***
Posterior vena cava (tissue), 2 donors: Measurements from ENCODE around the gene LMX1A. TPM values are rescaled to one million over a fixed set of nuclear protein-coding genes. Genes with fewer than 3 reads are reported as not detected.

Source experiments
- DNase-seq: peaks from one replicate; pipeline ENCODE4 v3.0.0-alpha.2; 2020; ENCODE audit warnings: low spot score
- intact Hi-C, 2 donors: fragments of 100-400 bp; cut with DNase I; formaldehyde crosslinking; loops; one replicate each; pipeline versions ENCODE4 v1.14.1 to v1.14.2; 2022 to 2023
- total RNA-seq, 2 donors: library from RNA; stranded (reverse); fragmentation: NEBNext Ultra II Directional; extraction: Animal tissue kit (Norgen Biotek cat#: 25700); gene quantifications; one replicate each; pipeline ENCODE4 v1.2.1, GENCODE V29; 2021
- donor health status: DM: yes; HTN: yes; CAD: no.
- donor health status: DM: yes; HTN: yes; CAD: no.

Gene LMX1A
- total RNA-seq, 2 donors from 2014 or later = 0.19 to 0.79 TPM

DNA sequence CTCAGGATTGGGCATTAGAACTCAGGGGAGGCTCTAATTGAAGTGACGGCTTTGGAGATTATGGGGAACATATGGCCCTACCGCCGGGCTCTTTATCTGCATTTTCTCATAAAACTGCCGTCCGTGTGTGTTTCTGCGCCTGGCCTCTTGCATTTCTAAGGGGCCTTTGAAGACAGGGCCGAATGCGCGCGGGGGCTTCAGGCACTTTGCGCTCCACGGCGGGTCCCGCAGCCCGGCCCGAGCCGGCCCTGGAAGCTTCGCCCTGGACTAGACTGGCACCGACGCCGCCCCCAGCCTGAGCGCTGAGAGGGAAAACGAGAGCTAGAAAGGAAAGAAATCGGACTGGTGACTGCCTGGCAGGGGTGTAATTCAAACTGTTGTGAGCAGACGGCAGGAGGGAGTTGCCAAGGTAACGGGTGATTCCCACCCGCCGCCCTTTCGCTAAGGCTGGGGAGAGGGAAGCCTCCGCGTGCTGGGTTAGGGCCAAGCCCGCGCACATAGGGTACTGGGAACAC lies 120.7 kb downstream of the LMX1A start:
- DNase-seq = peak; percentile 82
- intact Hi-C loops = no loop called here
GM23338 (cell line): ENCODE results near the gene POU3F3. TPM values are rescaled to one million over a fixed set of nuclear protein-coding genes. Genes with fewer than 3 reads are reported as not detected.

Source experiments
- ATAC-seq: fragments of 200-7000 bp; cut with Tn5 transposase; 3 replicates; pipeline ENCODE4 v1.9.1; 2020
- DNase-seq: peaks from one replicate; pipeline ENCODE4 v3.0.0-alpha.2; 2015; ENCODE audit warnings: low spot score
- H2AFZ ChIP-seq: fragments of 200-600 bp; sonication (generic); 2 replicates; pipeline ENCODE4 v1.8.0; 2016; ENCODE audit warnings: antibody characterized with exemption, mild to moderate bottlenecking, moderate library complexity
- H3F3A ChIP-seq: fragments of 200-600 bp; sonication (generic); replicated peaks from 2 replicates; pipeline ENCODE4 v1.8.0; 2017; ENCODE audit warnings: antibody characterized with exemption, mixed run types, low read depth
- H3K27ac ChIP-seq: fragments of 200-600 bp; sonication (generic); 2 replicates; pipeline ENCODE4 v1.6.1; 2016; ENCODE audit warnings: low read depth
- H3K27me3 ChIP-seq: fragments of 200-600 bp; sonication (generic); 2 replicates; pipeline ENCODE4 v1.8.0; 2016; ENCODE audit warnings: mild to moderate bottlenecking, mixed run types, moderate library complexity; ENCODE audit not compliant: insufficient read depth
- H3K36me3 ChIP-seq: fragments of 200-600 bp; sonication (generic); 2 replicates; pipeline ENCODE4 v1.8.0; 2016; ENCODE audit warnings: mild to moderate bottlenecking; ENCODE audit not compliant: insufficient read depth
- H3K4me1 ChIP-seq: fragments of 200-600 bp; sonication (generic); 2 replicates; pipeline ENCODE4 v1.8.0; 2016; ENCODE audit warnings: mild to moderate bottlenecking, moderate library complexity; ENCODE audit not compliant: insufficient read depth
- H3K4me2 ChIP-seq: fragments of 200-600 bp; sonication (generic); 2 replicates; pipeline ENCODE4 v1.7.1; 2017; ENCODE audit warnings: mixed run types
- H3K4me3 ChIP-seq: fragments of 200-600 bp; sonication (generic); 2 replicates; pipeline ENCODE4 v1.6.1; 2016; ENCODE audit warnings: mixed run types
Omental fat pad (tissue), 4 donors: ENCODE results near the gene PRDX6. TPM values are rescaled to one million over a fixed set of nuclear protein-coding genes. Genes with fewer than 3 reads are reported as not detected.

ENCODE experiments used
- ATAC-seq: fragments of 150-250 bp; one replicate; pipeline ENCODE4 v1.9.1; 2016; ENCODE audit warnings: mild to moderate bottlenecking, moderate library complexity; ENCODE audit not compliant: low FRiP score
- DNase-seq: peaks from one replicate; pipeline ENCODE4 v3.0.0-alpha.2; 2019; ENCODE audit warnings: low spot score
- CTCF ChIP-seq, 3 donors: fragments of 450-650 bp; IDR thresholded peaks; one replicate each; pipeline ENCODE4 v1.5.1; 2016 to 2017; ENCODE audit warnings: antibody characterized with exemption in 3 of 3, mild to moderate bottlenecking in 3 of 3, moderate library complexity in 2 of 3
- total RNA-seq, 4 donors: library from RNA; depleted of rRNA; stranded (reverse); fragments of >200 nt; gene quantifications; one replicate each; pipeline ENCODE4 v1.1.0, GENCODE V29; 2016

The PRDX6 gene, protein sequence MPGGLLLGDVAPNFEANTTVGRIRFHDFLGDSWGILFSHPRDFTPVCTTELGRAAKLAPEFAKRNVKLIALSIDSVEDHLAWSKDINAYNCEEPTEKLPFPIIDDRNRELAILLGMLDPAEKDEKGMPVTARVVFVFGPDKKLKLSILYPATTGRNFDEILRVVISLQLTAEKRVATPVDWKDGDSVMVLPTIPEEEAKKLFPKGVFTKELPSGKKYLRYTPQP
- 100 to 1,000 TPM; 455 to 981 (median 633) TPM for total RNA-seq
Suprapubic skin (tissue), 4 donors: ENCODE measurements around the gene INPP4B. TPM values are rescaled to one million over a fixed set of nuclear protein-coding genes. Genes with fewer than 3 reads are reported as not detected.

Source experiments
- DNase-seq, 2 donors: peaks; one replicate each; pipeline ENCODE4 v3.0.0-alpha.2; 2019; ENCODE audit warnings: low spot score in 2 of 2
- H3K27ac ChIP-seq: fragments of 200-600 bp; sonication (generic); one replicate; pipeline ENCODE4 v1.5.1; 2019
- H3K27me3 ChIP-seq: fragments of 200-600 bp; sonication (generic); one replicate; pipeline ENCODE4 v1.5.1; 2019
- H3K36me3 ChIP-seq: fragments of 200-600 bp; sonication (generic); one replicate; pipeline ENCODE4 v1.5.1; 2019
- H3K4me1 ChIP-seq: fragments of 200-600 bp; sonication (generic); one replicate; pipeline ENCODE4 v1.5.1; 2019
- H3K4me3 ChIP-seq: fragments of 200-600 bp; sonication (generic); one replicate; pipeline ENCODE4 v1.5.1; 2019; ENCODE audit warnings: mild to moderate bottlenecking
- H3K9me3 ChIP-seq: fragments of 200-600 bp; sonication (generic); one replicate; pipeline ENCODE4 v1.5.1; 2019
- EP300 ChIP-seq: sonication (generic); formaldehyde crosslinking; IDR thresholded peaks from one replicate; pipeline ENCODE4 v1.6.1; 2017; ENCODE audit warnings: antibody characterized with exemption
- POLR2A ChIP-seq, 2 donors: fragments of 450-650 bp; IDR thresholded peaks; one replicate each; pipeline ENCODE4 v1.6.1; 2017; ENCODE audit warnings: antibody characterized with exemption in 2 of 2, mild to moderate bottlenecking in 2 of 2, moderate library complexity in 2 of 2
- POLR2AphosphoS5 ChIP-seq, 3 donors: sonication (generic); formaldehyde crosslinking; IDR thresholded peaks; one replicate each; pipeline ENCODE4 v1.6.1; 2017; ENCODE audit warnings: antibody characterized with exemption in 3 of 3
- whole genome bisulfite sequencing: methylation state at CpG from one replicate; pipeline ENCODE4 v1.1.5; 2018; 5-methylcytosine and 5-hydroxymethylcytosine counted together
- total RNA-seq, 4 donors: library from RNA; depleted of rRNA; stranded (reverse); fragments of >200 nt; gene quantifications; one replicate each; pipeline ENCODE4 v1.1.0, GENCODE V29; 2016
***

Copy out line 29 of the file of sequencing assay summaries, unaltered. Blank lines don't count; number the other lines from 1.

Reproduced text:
- CTCF ChIP-seq, 3 donors: fragments of 450-650 bp; IDR thresholded peaks; one replicate each; pipeline ENCODE4 v1.5.1; 2016 to 2017; ENCODE audit warnings: antibody characterized with exemption in 3 of 3, mild to moderate bottlenecking in 3 of 3, moderate library complexity in 2 of 3